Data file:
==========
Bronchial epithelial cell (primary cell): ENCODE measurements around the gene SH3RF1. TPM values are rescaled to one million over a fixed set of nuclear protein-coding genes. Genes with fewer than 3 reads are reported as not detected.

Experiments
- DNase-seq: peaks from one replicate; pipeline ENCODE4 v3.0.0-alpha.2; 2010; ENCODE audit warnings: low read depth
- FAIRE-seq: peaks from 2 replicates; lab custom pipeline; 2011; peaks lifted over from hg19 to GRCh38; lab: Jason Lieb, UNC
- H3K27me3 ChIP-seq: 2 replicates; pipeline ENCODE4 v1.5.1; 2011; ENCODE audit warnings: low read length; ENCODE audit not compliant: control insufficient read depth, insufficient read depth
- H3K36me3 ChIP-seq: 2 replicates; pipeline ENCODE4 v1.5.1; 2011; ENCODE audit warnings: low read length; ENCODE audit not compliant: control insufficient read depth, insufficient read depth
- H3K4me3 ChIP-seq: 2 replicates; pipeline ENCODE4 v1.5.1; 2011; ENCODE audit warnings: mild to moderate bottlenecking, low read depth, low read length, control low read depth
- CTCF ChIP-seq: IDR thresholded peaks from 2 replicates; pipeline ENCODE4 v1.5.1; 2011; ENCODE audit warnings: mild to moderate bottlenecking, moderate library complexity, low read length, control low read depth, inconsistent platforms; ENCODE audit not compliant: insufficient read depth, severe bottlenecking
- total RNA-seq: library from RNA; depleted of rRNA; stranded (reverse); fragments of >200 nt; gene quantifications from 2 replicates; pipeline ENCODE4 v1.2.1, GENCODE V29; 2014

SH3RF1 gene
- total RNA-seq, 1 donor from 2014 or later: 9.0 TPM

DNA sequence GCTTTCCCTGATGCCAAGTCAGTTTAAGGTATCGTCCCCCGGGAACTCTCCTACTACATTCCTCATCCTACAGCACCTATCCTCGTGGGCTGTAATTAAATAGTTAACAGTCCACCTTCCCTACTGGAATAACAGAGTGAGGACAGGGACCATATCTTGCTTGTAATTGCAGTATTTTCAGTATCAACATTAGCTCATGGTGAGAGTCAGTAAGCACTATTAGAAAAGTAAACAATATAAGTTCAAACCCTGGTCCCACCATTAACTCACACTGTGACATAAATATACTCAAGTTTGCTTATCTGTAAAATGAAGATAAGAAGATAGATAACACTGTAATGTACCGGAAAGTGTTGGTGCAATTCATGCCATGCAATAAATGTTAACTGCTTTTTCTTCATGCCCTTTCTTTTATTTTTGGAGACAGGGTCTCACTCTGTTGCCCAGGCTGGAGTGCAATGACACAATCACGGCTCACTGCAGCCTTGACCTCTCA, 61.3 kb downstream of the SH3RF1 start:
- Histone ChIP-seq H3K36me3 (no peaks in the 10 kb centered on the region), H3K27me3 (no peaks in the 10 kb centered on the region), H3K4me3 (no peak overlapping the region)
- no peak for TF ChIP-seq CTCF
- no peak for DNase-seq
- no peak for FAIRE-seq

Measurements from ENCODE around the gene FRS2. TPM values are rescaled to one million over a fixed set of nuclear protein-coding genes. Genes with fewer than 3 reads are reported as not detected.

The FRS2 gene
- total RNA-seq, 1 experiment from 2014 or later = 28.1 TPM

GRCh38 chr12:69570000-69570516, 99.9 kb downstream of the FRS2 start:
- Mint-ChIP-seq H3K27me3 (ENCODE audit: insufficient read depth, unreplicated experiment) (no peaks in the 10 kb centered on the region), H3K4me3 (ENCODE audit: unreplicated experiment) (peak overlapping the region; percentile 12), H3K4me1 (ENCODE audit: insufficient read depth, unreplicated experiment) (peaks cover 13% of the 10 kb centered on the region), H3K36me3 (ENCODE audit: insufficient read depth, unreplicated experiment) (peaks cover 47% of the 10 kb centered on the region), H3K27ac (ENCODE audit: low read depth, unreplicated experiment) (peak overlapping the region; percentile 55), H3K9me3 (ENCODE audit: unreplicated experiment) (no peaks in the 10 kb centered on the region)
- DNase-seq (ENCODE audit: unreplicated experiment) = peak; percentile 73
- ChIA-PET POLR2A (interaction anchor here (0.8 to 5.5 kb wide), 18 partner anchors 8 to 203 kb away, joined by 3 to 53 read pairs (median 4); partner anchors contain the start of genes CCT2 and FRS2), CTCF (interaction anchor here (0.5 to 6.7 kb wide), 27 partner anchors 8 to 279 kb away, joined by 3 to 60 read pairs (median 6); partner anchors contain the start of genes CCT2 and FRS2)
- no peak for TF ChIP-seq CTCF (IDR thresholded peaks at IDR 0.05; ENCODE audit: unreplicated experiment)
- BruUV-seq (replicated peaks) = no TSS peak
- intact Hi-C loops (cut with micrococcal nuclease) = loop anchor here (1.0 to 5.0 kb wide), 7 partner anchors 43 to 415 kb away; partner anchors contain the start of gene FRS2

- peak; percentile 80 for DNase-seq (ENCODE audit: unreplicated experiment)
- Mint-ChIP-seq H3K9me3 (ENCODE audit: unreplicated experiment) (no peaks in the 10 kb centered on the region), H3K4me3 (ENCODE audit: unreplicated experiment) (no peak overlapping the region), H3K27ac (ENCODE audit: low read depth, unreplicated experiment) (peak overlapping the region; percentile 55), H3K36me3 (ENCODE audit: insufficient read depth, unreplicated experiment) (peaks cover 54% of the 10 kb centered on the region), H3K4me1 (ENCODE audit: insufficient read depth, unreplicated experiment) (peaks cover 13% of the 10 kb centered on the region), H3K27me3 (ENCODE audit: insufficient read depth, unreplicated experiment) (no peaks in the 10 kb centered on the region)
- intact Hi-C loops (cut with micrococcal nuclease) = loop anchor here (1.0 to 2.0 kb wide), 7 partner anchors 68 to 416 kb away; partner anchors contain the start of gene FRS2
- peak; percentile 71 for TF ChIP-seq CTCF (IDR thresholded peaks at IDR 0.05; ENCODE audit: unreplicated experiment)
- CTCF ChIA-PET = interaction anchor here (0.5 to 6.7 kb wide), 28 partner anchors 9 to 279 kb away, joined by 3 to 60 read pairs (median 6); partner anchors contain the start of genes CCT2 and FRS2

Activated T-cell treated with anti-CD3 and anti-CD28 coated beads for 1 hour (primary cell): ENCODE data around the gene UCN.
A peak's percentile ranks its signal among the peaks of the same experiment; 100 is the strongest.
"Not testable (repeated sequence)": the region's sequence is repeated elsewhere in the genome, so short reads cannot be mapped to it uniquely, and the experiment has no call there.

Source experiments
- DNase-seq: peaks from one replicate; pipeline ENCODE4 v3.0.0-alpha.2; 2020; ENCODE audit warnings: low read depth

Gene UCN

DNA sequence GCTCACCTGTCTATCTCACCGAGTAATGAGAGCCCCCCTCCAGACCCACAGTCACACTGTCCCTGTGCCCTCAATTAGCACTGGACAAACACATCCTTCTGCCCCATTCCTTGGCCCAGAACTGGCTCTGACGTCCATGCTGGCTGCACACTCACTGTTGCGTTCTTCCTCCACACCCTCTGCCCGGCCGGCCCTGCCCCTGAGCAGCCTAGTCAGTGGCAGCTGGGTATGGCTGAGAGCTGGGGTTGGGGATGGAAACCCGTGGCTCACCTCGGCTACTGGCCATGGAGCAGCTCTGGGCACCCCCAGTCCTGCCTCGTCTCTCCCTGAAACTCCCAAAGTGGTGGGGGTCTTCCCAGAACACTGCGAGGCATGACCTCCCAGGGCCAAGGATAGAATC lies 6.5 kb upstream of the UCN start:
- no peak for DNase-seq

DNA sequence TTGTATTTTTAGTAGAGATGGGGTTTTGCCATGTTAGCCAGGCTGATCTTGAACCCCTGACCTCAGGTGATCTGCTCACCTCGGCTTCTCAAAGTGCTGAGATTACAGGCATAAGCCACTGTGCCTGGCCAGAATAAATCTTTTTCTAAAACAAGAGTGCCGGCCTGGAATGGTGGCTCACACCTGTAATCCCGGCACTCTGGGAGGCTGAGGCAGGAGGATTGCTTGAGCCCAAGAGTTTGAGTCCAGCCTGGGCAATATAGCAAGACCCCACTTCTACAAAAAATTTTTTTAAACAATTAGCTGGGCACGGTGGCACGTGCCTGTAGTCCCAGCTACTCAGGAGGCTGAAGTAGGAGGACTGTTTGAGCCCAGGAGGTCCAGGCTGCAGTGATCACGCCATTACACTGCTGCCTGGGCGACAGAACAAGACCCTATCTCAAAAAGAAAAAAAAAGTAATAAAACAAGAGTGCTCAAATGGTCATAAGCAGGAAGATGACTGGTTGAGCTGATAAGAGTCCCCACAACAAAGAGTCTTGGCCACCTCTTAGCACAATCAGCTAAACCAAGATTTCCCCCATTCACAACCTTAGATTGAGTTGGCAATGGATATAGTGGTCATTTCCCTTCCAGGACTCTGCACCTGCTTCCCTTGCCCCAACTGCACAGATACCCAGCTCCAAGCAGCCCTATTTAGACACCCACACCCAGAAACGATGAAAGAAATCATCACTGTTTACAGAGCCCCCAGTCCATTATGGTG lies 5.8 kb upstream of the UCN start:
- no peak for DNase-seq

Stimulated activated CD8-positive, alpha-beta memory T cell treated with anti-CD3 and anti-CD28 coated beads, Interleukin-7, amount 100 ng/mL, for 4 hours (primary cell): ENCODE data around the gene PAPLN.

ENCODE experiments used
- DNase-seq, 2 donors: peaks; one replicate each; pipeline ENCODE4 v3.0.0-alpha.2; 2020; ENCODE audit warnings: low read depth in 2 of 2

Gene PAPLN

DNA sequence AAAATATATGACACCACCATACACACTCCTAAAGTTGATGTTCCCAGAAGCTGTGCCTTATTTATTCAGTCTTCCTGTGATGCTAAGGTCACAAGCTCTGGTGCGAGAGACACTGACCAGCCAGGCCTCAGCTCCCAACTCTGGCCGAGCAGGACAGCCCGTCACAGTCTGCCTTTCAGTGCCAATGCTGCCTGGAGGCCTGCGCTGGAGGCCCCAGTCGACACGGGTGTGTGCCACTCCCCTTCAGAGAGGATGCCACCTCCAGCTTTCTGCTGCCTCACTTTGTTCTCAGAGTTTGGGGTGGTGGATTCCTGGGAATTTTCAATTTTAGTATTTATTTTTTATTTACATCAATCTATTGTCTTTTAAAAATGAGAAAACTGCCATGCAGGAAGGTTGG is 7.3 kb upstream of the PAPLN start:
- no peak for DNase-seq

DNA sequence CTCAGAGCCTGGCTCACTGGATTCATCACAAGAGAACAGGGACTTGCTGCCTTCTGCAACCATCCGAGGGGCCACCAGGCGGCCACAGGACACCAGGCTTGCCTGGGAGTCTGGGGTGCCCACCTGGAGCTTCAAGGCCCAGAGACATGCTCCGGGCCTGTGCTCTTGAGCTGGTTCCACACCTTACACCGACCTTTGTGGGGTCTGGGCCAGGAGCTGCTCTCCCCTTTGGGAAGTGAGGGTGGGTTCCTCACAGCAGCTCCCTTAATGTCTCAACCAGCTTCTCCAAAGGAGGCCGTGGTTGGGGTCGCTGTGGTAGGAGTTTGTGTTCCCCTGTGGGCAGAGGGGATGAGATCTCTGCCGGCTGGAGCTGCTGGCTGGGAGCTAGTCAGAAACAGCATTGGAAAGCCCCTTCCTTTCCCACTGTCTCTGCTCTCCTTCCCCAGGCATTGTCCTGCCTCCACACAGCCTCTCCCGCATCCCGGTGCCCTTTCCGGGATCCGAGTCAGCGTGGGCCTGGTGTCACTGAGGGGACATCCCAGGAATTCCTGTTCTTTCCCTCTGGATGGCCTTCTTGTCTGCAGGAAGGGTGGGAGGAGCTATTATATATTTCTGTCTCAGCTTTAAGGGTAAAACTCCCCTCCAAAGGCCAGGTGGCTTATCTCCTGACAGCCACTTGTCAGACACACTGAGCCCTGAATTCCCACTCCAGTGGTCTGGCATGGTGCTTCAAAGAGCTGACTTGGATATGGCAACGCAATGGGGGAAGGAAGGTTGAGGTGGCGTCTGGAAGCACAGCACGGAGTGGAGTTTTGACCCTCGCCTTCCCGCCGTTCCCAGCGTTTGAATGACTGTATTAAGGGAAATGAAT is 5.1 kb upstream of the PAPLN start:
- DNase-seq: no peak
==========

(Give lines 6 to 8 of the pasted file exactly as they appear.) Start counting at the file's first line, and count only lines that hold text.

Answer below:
- H3K36me3 ChIP-seq: 2 replicates; pipeline ENCODE4 v1.5.1; 2011; ENCODE audit warnings: low read length; ENCODE audit not compliant: control insufficient read depth, insufficient read depth
- H3K4me3 ChIP-seq: 2 replicates; pipeline ENCODE4 v1.5.1; 2011; ENCODE audit warnings: mild to moderate bottlenecking, low read depth, low read length, control low read depth
- CTCF ChIP-seq: IDR thresholded peaks from 2 replicates; pipeline ENCODE4 v1.5.1; 2011; ENCODE audit warnings: mild to moderate bottlenecking, moderate library complexity, low read length, control low read depth, inconsistent platforms; ENCODE audit not compliant: insufficient read depth, severe bottlenecking